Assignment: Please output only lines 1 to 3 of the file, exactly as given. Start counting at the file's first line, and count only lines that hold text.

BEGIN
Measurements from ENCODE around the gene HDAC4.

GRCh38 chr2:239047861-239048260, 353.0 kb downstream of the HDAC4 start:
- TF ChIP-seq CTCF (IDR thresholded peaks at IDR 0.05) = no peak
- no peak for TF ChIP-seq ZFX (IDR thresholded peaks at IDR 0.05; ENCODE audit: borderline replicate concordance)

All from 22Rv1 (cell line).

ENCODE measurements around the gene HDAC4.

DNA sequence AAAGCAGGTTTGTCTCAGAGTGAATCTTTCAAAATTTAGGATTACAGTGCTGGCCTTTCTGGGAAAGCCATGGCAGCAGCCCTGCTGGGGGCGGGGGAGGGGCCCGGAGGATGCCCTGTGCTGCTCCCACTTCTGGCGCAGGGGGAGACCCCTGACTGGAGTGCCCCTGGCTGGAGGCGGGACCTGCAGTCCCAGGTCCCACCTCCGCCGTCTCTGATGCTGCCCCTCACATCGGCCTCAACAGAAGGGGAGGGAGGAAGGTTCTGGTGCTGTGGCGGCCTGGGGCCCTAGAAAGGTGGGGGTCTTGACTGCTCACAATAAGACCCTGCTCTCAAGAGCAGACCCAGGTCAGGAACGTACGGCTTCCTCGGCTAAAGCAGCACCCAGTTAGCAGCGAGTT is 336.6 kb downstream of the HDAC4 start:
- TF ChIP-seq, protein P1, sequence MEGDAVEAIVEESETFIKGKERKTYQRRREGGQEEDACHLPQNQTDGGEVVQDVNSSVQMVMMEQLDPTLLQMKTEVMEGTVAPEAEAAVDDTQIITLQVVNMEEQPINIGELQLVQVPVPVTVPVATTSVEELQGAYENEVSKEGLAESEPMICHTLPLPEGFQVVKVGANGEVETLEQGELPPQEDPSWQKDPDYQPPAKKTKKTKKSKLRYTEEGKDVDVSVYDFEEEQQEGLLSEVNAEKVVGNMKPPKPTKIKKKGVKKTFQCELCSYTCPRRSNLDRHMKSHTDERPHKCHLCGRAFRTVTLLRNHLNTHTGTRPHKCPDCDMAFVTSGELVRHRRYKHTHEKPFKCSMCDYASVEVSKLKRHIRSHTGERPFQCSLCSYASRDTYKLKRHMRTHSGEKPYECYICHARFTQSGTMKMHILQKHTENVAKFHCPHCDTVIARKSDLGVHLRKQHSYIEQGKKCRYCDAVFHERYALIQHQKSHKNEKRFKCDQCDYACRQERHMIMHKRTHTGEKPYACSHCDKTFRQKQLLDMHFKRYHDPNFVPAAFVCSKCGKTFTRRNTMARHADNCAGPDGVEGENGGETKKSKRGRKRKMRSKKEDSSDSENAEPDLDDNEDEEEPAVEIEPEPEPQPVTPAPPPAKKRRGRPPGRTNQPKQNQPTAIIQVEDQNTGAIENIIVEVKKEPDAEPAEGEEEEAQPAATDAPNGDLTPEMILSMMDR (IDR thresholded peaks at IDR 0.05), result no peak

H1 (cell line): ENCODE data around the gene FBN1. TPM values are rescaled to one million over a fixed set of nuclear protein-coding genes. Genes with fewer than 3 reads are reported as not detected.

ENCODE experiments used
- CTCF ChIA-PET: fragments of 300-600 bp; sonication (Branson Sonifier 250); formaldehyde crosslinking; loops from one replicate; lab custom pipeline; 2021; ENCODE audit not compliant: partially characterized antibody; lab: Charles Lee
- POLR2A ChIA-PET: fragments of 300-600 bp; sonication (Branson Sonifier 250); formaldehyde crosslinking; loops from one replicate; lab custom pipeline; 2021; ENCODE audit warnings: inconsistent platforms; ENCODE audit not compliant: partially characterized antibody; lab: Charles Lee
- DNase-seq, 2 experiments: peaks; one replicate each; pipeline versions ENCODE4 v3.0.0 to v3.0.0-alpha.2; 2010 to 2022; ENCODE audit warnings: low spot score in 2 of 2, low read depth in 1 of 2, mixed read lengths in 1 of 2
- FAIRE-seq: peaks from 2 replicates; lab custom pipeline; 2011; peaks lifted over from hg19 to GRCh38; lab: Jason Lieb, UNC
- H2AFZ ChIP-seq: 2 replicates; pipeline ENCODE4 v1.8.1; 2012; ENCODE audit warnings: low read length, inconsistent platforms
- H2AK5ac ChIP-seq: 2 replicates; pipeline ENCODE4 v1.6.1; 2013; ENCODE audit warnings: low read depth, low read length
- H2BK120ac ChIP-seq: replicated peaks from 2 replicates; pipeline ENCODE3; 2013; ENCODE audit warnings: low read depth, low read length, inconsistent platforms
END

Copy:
Measurements from ENCODE around the gene HDAC4.

GRCh38 chr2:239047861-239048260, 353.0 kb downstream of the HDAC4 start:
- TF ChIP-seq CTCF (IDR thresholded peaks at IDR 0.05) = no peak